Consent Mode v2 from Google

Tobias Pennings
Jan 8, 2024

If you've already had server-side tagging implemented by AdPage, chances are we've also set up your Consent Management Platform (CMP) with the Google Tag Manager Consent Mode. This Consent Mode from Google has been a beta version in preparation for a cookie-free future. However, with the arrival of Consent Mode v2 in 2024, this functionality is going to be necessary for every online marketer. This is because Consent Mode v2 intervenes more deeply in the use of marketing tools. Especially sites operating in the EEA (European Economic Area) that use Google Ads should pay attention to this.

Why this Consent Mode update?

Users are demanding more control over how their data is used. For companies that want to measure and drive awareness, intent and sales goals, it is imperative to have high-quality permissioned data and tools that not only measure but can fill in missing data. Privacy regulation and technical implications are thus driving these changes. Among other things, mobile device identifiers and third-party cookies are slowly disappearing. Online businesses must obtain additional permission to use cookies for certain marketing activities. And in the near future, if this is not set properly via Google Consent Mode v2, you will therefore no longer be able to advertise through Google.

In addition to Consent Mode v2, another major change is coming in 2024: Chrome will stop supporting third-party cookies with their Privacy Sandbox. Initial testing for that Privacy Sandbox in the form of Tracking Protection has already begun. These two changes from Google are a big step toward a cookie-free digital world.

The GA4 warning you may have already seen

What is the Google Consent Mode?

Consent Mode is like a mapping of consents obtained for different types of cookie usage. Within each tag on Tag Manager, parameters called analytics_storage and ad_storage are assigned a deny or allow value based on the choices a user makes in the cookie banner. This activates certain tags without including the user-provided data, thus respecting the user's choices.

Google has two implementation types: Advanced Consent Mode and Basic Consent Mode. The choice between the two depends on legal requirements and the desired output. Within the EU, at least, the requirement is not to use Basic Consent Mode.

Advanced Consent Mode allows tags to be fired even before a visitor accepts or rejects cookies. Even if a user does not consent to the use of cookies, tags are activated but adjust their behavior according to the user's choice.

Basic Consent Mode ensures that the Google tag is activated only if the user consents to the use of cookies. If the user refuses to consent, no tags are activated and no information is stored at all.

What will change with v2?Google is introducing two new parameters to communicate user consent and to control the use of allowed data. These two parameters create two new permission statuses: ad_user_data and ad_personalization, which are attributed to user permission:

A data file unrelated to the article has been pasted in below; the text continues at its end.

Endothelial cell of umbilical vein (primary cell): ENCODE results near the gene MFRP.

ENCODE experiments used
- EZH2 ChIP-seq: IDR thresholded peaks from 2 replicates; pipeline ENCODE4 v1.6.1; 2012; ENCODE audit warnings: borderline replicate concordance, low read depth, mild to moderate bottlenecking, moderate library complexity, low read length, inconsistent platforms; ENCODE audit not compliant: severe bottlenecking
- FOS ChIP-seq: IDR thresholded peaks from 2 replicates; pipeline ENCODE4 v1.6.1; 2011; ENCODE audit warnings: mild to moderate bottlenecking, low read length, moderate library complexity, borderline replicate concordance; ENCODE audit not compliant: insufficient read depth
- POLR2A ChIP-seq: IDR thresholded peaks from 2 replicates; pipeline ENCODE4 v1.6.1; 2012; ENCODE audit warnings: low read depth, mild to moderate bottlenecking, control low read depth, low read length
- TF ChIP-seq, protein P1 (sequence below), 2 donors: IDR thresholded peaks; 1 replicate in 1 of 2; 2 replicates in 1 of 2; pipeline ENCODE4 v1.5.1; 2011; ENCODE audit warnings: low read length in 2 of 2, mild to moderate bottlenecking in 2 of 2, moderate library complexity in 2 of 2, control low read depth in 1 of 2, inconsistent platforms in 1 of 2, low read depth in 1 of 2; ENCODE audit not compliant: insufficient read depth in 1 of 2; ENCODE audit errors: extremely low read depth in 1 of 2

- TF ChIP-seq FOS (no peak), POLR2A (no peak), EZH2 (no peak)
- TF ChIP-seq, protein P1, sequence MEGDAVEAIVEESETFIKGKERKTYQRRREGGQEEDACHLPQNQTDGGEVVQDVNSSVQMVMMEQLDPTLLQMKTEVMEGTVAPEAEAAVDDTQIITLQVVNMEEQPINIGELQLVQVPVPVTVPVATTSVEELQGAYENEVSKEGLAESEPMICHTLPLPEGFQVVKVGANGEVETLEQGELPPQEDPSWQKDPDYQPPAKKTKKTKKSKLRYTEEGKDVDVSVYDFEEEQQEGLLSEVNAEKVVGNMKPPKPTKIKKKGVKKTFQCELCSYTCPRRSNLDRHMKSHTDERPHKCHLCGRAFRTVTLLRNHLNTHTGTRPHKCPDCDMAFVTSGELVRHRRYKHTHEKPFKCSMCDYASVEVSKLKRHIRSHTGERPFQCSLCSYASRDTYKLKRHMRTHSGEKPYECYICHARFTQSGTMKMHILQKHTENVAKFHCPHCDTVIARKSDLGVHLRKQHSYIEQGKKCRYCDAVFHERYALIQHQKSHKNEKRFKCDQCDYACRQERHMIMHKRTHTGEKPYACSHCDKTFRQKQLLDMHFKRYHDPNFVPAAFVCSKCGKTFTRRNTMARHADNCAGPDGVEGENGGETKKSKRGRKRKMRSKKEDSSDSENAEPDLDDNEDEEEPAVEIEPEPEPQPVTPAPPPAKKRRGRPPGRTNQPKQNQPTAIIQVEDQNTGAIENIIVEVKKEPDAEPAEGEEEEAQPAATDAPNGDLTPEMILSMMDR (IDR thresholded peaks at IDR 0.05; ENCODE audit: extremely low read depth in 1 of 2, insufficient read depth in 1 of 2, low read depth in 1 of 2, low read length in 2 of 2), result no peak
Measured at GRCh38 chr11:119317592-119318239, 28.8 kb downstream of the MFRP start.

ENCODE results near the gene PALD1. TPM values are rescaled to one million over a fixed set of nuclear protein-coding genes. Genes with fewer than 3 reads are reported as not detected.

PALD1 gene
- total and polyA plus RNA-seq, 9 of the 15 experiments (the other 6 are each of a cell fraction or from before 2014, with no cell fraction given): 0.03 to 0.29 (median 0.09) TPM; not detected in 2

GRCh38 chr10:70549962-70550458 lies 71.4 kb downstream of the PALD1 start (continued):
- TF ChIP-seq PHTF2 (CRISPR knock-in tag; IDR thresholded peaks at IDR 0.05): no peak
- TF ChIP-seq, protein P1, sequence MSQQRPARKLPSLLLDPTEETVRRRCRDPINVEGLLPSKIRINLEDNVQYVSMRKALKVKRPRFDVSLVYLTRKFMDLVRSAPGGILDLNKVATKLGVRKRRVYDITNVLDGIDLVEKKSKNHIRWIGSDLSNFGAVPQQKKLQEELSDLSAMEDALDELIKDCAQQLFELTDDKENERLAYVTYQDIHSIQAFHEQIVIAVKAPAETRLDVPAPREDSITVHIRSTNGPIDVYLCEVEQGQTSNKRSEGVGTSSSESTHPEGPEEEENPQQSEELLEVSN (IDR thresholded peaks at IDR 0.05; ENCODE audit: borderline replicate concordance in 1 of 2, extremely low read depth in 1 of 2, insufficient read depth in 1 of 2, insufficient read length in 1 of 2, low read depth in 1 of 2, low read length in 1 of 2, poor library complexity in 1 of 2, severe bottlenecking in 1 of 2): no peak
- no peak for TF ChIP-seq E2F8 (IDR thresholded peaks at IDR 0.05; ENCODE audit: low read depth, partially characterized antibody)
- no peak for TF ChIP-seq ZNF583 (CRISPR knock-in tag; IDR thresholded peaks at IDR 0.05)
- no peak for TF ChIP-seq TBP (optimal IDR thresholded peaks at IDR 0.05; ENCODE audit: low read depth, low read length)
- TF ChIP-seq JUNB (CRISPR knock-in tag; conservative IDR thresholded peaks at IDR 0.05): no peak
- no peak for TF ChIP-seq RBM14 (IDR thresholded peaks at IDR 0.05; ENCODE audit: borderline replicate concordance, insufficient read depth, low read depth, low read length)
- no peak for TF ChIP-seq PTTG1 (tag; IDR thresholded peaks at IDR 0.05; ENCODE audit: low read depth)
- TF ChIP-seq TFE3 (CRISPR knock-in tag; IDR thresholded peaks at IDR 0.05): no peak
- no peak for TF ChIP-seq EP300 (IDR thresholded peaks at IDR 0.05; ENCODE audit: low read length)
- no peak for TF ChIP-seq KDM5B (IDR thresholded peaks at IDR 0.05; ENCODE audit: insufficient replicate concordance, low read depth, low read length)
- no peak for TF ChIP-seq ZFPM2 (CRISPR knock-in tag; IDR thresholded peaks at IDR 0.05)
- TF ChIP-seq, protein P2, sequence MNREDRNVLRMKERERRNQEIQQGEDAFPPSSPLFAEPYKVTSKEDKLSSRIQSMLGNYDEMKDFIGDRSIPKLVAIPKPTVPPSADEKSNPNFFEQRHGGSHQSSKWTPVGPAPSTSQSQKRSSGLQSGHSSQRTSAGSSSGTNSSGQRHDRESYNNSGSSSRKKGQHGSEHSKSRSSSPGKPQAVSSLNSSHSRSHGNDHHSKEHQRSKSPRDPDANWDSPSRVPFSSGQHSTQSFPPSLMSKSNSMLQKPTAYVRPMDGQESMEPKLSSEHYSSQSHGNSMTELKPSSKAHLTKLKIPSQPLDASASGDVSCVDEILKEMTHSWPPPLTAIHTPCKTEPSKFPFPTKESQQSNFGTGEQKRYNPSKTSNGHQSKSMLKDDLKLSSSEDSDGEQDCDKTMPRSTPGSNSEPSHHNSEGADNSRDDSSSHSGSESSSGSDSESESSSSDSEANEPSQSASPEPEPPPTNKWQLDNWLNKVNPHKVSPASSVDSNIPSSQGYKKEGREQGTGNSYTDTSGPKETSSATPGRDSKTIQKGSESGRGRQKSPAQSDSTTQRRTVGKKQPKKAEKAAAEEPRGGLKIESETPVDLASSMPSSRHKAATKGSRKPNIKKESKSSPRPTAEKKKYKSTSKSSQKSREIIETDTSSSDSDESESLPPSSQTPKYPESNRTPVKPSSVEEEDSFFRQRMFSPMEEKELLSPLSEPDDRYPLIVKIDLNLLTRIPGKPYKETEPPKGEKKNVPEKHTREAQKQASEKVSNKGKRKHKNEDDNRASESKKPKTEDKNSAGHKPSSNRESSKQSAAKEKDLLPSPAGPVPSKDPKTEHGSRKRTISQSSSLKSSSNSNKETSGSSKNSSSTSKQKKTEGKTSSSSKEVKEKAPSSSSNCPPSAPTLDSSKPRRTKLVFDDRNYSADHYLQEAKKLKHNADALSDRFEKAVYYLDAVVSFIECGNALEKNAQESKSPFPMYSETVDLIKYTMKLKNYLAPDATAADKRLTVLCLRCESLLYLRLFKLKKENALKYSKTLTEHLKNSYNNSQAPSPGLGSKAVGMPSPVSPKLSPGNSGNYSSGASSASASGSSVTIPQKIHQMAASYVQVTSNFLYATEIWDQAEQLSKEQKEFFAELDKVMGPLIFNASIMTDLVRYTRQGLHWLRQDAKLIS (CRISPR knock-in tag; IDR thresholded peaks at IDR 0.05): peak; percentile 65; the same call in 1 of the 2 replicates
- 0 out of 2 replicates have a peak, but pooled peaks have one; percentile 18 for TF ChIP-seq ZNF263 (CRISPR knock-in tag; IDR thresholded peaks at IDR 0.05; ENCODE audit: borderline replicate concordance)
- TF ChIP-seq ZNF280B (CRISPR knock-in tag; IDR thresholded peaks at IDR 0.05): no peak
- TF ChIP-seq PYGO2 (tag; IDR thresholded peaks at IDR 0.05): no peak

ad_user_data is used to consent to sending user data to Google for advertising purposes. Website users must then agree to share their data with Google.

ad_personalization determines whether data can be used for ad personalization such as remarketing. Users must agree that their data they want to share with Google may be used for ad personalization.

The current parameter tags analytics_storage and ad_storage of permission mode relate only to data collection, while these new parameters relate to how data is used and shared.

What does it mean for your site?

The introduction of Google Consent Mode v2 creates significant short-term changes for online business owners and marketers. Websites and web shops that do not meet the new standards risk exclusion from Google Ads. When you lose this important advertising channel, website traffic, the number of potential customers and sales also decrease. This development forces advertisers to be stricter in obtaining user consent for data collection. Failure to meet these requirements leads to limitations in advertising opportunities, giving competitors an edge.

There are some key action items for website owners operating in the EU:

- Collect consent from visitors through a Consent Management Platform.

- Share collected consent signals from the CMP with Google and ensure the correct setting of Consent Mode v2.

- Also add permission signals when sending offline data to the Google API.

How to implement Google Consent Mode v2?

There are three possible ways to implement Google Consent Mode on your website:

- Use a Cookie Management Platform (CMP) such as, Cookiebot or Iubenda.

- Implement it through Google Tag Manager (GTM). Each CMP has its own guide for installing consent mode in Google Tag Manager.

- Custom setups by developers. You may have implemented everything custom without the involvement of a CMP. This is rare and we do not recommend it.

Setting up Google Consent Mode v2 with Server-side tagging. Want to take a look at your entire tracking setup? We'll look at your current DataLayer, your Server-side setup, your use of a Consent Management Platform and Measurement Protocol capabilities. Request a no-obligation analysis of your tracking setup.

Google's new Consent Mode v2 is an important step in dealing with privacy regulations and technological changes. For European marketers and online entrepreneurs, it is essential to be aware of these updates and take timely action to remain compliant and minimize the impact on marketing activities. Setting Consent Mode becomes not only a necessity, but also a strategic move to ensure effective and ethical marketing practices. In addition, Google Ads is going to reject campaigns if you don't comply with this. As a result, you will no longer be able to advertise.